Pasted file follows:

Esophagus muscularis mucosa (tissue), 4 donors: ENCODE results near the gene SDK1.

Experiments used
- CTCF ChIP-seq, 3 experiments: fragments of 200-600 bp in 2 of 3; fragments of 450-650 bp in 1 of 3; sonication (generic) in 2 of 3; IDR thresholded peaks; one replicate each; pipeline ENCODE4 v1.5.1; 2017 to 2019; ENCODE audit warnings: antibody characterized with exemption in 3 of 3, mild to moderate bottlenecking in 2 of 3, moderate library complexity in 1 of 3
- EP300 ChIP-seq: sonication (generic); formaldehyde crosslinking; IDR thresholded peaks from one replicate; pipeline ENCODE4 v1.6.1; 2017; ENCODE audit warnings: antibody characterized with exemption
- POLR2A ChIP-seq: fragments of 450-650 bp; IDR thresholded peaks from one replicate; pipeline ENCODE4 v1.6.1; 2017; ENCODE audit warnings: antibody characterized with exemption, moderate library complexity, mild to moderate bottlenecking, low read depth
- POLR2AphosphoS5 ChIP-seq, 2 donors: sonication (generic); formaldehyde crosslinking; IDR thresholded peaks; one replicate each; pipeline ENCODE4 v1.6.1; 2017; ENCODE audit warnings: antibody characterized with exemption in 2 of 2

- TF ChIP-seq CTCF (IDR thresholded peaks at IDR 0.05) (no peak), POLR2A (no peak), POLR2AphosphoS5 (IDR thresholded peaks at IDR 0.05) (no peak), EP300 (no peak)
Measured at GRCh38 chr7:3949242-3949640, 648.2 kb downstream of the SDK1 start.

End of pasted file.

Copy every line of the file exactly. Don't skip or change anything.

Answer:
Esophagus muscularis mucosa (tissue), 4 donors: ENCODE results near the gene SDK1.

Experiments used
- CTCF ChIP-seq, 3 experiments: fragments of 200-600 bp in 2 of 3; fragments of 450-650 bp in 1 of 3; sonication (generic) in 2 of 3; IDR thresholded peaks; one replicate each; pipeline ENCODE4 v1.5.1; 2017 to 2019; ENCODE audit warnings: antibody characterized with exemption in 3 of 3, mild to moderate bottlenecking in 2 of 3, moderate library complexity in 1 of 3
- EP300 ChIP-seq: sonication (generic); formaldehyde crosslinking; IDR thresholded peaks from one replicate; pipeline ENCODE4 v1.6.1; 2017; ENCODE audit warnings: antibody characterized with exemption
- POLR2A ChIP-seq: fragments of 450-650 bp; IDR thresholded peaks from one replicate; pipeline ENCODE4 v1.6.1; 2017; ENCODE audit warnings: antibody characterized with exemption, moderate library complexity, mild to moderate bottlenecking, low read depth
- POLR2AphosphoS5 ChIP-seq, 2 donors: sonication (generic); formaldehyde crosslinking; IDR thresholded peaks; one replicate each; pipeline ENCODE4 v1.6.1; 2017; ENCODE audit warnings: antibody characterized with exemption in 2 of 2

- TF ChIP-seq CTCF (IDR thresholded peaks at IDR 0.05) (no peak), POLR2A (no peak), POLR2AphosphoS5 (IDR thresholded peaks at IDR 0.05) (no peak), EP300 (no peak)
Measured at GRCh38 chr7:3949242-3949640, 648.2 kb downstream of the SDK1 start.